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Peer Effects and the Impact of Tracking: Evidence from a Randomized Evaluation in Kenya

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  • Duflo, Esther
  • Dupas, Pascaline
  • Kremer, Michael

Abstract

This paper provides experimental evidence on the impact of tracking primary school students by initial achievement. In the presence of positive spillover effects from academically proficient peers, tracking may be beneficial for strong students but hurt weaker ones. However, tracking may help everybody if heterogeneous classes make it difficult to teach at a level appropriate to most students. We test these competing claims using a randomized evaluation in Kenya. One hundred and twenty one primary schools which all had a single grade one class received funds to hire an extra teacher to split that class into two sections. In 60 randomly selected schools, students were randomly assigned to sections. In the remaining 61 schools, students were ranked by prior achievement (measured by their first term grades), and the top and bottom halves of the class were assigned to different sections. After 18 months, students in tracking schools scored 0.14 standard deviations higher than students in non-tracking schools, and this effect persisted one year after the program ended. Furthermore, students at all levels of the distribution benefited from tracking. A regression discontinuity analysis shows that in tracking schools scores of students near the median of the pre-test distribution score are independent of whether they were assigned to the top or bottom section. In contrast, in non-tracking schools we find that on average, students benefit from having academically stronger peers. This suggests that tracking was beneficial because it helped teachers focus their teaching to a level appropriate to most students in the class.

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Bibliographic Info

Paper provided by C.E.P.R. Discussion Papers in its series CEPR Discussion Papers with number 7043.

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Date of creation: Nov 2008
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Handle: RePEc:cpr:ceprdp:7043

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Related research

Keywords: Development Economics; Education Economics; Primary School Tracking;

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References

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  1. Banerjee, Abhijit & Cole, Shawn & Duflo, Esther & Linden, Leigh, 2006. "Remedying Education: Evidence from Two Randomized Experiments in India," CEPR Discussion Papers 5446, C.E.P.R. Discussion Papers.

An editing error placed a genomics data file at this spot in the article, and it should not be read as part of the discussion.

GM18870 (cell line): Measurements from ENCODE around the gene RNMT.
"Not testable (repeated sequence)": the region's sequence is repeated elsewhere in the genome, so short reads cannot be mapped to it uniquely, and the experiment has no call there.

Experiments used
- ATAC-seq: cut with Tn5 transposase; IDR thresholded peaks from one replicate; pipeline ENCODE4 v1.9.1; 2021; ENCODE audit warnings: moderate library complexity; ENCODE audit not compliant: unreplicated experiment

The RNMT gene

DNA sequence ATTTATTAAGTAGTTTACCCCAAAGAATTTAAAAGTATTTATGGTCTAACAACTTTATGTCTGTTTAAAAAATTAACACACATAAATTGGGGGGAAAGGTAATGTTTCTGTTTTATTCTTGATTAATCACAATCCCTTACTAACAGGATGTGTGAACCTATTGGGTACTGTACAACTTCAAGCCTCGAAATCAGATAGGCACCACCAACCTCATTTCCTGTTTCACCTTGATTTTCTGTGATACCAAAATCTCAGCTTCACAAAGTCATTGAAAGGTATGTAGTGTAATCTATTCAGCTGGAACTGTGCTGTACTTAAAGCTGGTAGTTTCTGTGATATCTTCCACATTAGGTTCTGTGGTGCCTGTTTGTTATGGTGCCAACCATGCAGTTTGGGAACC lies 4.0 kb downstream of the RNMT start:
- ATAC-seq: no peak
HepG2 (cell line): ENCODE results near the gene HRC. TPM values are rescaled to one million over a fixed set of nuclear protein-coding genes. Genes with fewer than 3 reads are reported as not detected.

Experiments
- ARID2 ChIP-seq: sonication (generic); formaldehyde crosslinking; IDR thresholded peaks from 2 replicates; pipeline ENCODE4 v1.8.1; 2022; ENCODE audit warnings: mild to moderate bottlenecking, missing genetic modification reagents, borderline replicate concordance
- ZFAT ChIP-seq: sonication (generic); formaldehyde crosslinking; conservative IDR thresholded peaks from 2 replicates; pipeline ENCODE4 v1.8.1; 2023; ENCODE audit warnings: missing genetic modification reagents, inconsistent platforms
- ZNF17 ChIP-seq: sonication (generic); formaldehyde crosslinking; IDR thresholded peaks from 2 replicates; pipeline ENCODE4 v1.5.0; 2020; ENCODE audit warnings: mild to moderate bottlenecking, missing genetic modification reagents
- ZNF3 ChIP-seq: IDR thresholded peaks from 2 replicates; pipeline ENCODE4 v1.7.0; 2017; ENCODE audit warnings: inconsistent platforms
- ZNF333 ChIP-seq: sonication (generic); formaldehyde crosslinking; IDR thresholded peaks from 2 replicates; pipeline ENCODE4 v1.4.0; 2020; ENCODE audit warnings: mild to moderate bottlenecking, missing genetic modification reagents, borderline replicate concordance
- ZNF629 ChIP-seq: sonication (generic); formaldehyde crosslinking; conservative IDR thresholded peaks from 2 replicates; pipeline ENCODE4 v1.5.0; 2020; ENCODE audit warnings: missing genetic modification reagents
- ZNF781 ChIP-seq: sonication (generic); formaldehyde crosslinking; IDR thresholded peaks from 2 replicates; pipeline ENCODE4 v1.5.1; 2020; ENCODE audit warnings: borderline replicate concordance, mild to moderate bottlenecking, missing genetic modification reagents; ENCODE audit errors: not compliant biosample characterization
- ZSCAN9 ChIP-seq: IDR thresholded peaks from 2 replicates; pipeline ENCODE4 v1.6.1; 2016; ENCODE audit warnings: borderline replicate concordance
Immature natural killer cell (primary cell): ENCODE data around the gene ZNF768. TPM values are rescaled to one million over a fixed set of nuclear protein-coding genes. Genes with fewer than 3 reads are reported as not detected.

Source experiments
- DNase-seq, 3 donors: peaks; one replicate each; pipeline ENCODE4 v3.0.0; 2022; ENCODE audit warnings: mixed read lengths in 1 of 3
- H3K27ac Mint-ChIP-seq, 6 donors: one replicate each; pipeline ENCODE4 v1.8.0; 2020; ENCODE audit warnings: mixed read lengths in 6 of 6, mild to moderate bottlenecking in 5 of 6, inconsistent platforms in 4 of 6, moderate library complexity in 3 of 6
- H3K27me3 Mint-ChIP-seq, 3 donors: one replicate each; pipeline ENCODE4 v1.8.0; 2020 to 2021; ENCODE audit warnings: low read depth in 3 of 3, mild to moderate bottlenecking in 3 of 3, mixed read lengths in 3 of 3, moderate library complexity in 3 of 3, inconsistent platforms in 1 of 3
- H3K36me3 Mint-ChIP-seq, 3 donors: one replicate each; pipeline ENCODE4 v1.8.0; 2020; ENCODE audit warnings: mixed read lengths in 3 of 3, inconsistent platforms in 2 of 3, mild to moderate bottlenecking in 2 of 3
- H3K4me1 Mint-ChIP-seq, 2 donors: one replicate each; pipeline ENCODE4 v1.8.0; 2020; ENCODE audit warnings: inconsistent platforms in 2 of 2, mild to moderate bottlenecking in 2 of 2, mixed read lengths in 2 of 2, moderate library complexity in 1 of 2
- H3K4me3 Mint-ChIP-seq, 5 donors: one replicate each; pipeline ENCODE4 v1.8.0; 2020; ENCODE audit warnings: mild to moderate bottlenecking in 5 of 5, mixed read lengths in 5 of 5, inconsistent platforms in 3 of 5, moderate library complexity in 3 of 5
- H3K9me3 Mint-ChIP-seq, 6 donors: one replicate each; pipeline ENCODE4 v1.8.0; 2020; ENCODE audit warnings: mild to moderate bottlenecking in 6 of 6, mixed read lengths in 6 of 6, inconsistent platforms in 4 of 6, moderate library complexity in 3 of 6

2. Andrabi, Tahir & Das, Jishnu & Khwaja, Asim Ijaz & Zajonc, Tristan, 2009. "Do Value-Added Estimates Add Value? Accounting for Learning Dynamics," Working Paper Series rwp09-034, Harvard University, John F. Kennedy School of Government.
  3. David S. Lyle, 2007. "Estimating and Interpreting Peer and Role Model Effects from Randomly Assigned Social Groups at West Point," The Review of Economics and Statistics, MIT Press, vol. 89(2), pages 289-299, May.
  4. Betts, Julian R. & Shkolnik, Jamie L., 1999. "Key difficulties in identifying the effects of ability grouping on student achievement," Economics of Education Review, Elsevier, vol. 19(1), pages 21-26, February.
  5. Jörn-Steffen Pischke & Alan Manning, 2006. "Comprehensive versus Selective Schooling in England in Wales: What Do We Know?," NBER Working Papers 12176, National Bureau of Economic Research, Inc.
  6. Sylvie Moulin & Michael Kremer & Paul Glewwe, 2009. "Many Children Left Behind? Textbooks and Test Scores in Kenya," American Economic Journal: Applied Economics, American Economic Association, vol. 1(1), pages 112-35, January.
  7. Weili Ding & Steven Lehrer, 2005. "Do Peers Affect Student Achievement in China's Secondary Schools?," Working Papers 1047, Queen's University, Department of Economics.
  8. Caroline Hoxby, 2000. "Peer Effects in the Classroom: Learning from Gender and Race Variation," NBER Working Papers 7867, National Bureau of Economic Research, Inc.
  9. Victor Lavy & M. Daniele Paserman & Analia Schlosser, 2008. "Inside the Black of Box of Ability Peer Effects: Evidence from Variation in the Proportion of Low Achievers in the Classroom," NBER Working Papers 14415, National Bureau of Economic Research, Inc.
  10. Dan A. Black & Jose Galdo & Jeffrey A. Smith, 2007. "Evaluating the Worker Profiling and Reemployment Services System Using a Regression Discontinuity Approach," American Economic Review, American Economic Association, vol. 97(2), pages 104-107, May.
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